Homeschool Numbers Redux

Following the last post about education pros seeking homeschool data, numbers and the involved tests to make that happen – this September 13th Illinois Lincolnwood Review article did not make me cringe and provided useful information.  Homeschool related articles often feel like a Whack-a-Mole game challenge. Except it's not fun.

 I didn't see "lax" in there once as related to Illinois' minimal homeschool regulations.  "Friendly" and "free" are great adjectives to use explaining Illinois homeschooling.

Area districts vary in level of home-schooling involvement By NATALIE HAYES and KAREN BERKOWITZ

Illinois is a friendly place for parents wishing to home school their children.

While some states require parents to provide authorities with test results or use a state-approved curriculum, Illinois leaves parents alone to decide what to teach, when to teach it — or whether to let the child’s curiosity lead the way, a philosophy known as “unschooling.”

The parent also is free to decide when a high-school-aged student has met the requirements for a diploma.

But of course, there is always the on-high opinion from an assistant or other administrative whatnot.  

“Parents have to make sure the curriculum being taught is in line with the state, and that the kids aren’t sitting at home watching cartoons and whatnot,” said Jason Ness, assistant principal of student services for Niles Township High Schools District 219.

My kids watched Disney movies in the 2nd grade public school classroom, so I suppose that's a higher form of featured curriculum homeschoolers don't provide.  (Our kids left the building the following year.)

Here is a great synopsis of the way it is in the state of Illinois, except the state should be a little more hands-off of homeschool private schools:

The state’s hands-off stance makes it difficult to keep good statistics. Parents aren’t required to register their schools, which the state views as private schools by virtue of a 1950 ruling by the Illinois Supreme Court.  While a voluntary form on the website says “please remember to register every September,” it also points out the exercise is voluntary.

I should point out our state is fiscally broke and broken.  One might wonder why the school system, starting with the IL State Board of Education, spends so much energy, time and resources chasing down homeschoolers with their Home School Registration Form.  Not only that, they devote an entire website page to homeschool 'help', when we don't need it and it's not in their jurisdiction. 

But I did mention Illinois is broke due to poor management, right?  

Doesn't seem worth the time and money to list "0" in a report when public schools do not oversee private schools here.  In the article:

At District 219, zero students are being home schooled in the current 2012-13 school year, Ness reported.  “We usually have one or two students a year being home schooled, and haven’t seen any uptick in the numbers over the past five or six years,” Ness said.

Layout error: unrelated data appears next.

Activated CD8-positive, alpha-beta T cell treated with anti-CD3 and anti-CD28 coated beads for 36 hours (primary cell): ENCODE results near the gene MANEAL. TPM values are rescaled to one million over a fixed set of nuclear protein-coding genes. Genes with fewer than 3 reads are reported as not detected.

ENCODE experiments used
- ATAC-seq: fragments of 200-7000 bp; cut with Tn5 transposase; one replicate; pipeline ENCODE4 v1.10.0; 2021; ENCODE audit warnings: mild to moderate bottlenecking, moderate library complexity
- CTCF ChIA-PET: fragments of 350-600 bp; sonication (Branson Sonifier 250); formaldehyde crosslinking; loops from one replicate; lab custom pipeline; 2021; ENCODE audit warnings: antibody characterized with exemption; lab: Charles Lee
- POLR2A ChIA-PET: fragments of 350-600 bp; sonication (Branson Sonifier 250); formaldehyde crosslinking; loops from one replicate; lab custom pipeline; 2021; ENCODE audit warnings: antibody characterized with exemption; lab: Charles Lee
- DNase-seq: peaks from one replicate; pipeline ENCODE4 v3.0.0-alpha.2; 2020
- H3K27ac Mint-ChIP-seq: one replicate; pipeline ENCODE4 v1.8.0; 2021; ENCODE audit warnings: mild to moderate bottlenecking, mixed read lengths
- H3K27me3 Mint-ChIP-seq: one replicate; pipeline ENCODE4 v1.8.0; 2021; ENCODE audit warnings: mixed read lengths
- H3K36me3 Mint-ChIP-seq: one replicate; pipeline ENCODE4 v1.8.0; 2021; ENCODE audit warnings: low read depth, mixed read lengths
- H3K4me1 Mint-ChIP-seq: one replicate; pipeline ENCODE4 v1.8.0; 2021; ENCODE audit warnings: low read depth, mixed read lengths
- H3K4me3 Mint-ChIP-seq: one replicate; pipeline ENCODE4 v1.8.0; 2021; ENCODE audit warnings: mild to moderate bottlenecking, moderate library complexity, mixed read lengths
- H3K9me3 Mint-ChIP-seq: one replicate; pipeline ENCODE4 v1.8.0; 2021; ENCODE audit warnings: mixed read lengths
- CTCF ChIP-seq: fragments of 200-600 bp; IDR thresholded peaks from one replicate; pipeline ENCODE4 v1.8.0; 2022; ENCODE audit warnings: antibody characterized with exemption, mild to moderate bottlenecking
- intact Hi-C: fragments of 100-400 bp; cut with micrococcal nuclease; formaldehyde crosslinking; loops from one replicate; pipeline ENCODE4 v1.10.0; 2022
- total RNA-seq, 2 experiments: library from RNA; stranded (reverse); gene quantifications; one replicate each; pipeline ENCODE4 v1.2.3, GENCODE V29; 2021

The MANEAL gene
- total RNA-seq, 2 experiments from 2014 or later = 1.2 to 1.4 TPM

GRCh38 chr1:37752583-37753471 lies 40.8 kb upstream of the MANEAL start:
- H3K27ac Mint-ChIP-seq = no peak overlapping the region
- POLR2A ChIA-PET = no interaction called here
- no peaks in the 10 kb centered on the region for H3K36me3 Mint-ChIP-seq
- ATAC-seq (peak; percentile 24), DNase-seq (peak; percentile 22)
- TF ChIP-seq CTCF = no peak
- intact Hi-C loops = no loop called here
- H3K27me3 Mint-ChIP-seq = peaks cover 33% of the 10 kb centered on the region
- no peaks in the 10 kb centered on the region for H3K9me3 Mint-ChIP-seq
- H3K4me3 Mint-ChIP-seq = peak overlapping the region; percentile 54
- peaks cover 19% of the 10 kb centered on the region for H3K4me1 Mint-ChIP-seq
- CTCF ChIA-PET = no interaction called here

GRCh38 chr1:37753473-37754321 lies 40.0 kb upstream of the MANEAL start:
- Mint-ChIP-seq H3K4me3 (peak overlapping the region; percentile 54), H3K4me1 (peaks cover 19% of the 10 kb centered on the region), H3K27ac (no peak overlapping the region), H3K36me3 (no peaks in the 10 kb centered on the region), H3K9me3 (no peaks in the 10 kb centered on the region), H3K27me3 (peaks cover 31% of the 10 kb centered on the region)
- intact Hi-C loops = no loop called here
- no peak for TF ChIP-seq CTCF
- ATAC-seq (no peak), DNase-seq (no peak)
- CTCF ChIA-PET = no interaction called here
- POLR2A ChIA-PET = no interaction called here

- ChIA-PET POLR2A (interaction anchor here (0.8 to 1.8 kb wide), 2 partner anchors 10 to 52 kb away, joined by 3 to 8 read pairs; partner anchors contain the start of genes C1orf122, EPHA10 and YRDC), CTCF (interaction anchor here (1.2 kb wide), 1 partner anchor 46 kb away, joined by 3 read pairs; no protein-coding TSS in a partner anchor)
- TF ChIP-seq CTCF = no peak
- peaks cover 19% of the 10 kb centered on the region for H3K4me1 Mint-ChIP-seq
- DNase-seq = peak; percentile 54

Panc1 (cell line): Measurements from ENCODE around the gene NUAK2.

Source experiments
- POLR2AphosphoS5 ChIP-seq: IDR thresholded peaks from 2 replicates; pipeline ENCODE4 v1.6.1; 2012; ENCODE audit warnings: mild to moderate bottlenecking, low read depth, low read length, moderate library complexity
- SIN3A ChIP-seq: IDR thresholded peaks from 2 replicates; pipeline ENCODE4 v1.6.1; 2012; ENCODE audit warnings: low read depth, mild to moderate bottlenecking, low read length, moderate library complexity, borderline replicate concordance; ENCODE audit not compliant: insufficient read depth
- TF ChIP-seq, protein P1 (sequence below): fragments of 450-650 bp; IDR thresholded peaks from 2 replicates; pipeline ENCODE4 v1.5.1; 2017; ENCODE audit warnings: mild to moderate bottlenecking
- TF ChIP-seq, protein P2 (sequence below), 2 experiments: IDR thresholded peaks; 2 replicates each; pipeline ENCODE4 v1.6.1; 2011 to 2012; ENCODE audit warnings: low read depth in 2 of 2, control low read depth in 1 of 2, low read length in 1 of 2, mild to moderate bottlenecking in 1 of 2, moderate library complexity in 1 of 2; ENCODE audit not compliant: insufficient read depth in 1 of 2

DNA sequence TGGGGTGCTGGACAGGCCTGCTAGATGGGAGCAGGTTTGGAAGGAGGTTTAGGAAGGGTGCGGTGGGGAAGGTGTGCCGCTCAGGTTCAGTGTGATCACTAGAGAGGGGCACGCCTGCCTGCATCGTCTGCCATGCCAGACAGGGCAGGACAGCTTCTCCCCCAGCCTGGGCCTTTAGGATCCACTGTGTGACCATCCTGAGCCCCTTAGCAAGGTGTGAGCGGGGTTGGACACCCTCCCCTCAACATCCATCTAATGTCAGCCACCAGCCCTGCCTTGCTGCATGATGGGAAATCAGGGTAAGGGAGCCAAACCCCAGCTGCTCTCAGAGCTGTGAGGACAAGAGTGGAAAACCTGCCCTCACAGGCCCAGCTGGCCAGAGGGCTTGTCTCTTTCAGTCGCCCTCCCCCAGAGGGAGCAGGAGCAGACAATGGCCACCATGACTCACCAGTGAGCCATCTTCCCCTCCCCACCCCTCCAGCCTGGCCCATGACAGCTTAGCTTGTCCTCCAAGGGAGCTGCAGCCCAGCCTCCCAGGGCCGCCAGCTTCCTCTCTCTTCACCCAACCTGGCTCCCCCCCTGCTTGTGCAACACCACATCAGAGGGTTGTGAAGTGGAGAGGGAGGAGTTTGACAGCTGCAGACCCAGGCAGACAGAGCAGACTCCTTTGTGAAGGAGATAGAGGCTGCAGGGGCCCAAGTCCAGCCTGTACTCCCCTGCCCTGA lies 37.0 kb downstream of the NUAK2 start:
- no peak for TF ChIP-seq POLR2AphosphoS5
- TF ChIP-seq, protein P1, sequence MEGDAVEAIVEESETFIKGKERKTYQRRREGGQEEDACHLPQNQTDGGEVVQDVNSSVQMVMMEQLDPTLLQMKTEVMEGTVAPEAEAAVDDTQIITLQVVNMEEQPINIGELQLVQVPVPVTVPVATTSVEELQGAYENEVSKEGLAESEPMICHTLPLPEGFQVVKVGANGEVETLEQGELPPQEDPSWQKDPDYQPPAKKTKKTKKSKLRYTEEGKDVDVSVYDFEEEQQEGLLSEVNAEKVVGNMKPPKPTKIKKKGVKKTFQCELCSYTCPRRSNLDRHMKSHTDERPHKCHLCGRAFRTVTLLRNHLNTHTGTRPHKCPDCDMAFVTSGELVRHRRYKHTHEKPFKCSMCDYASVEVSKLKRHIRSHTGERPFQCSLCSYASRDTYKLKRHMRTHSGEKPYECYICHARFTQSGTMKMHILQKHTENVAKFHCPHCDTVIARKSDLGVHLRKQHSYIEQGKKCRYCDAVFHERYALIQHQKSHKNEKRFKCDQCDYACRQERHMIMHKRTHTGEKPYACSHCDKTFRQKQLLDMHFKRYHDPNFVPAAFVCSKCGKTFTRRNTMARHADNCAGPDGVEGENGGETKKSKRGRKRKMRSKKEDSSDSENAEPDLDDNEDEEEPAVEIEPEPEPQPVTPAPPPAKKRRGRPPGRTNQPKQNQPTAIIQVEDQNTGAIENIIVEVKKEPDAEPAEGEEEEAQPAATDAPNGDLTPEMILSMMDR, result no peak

No homeschoolers in Lincolnwood, Skokie, and parts of Morton Grove and Niles seems a bit far-fetched.  But that's not our problem.  It's not District 219's either, for that matter.  I did mention Illinois is broke.

The article reports about a different school district:

At East Prairie District 73 in Skokie, there is one family with two children being home schooled for the 2012-13 school year, and the district doesn’t get involved with what is taught to those students, Superintendent James Schopp said.

That poor family has all this attention from District 73, without any benefits.  Maybe all this exposure will tempt them to not fill out a useless form next year.  Assuming the quotes are correct, these two administrative statistics from two different school districts could clearly show education experts love to provide information that might not be completely accurate.  But that's not our problem as long as we know our rights and responsibilities as Illinois homeschoolers.  We don't register with the public schools.  

The article continues:

According to the State Board of Education, only 684 home schools representing 810 children registered for the 2011-12 school year. Of the few parents that registered, 185 were from Cook County, while another 27 were from Lake County and 14 from McHenry County.

I'd love to see a "zero" factor in the Illinois State Board of Education Data Analysis and Progress Reporting Department pertaining to homeschools.No homeschool categorization would be fantastic.  (I can dream.) ISBE created the Home School Registration Form that is not required.. And the Chicago Public School System (CPS) is definitely a problem area for Illinois homeschoolers.  ironically and sadly, CPS is really broken as far as their public school results.  The school yard is a terribly dangerous place in too many areas.  It's so bad in CPS, the graduation rate is applauded because now only 39.4% of Chicago's teens don't receive a diploma.  Those are Rahm Emanuel's happy facts, so take it for what it's worth.

CPS has been called out by homeschoolers for their abuses. Besides Cook, McHenry and Lake counties, there are some other troubled regions further south.  (They're broke too.) 

The article's authors predicted an Illinois homeschool estimate of 66,800.  In 2003, a HSLDA representative estimated kids being home educated in Illinois at 90,000. As a taxpayer and contributing citizen in my local community, I don't really care how many there are except when I'm looking for some like-minded parents.  They're coming in my back door and I'm just fine with that.

Dublins in Chicago

Touring Chicago from the River


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Homeschool Numbers Redux — 1 Comment

  1. Pingback: Homeschool Numbers Redux | Homeschool Politics Blog

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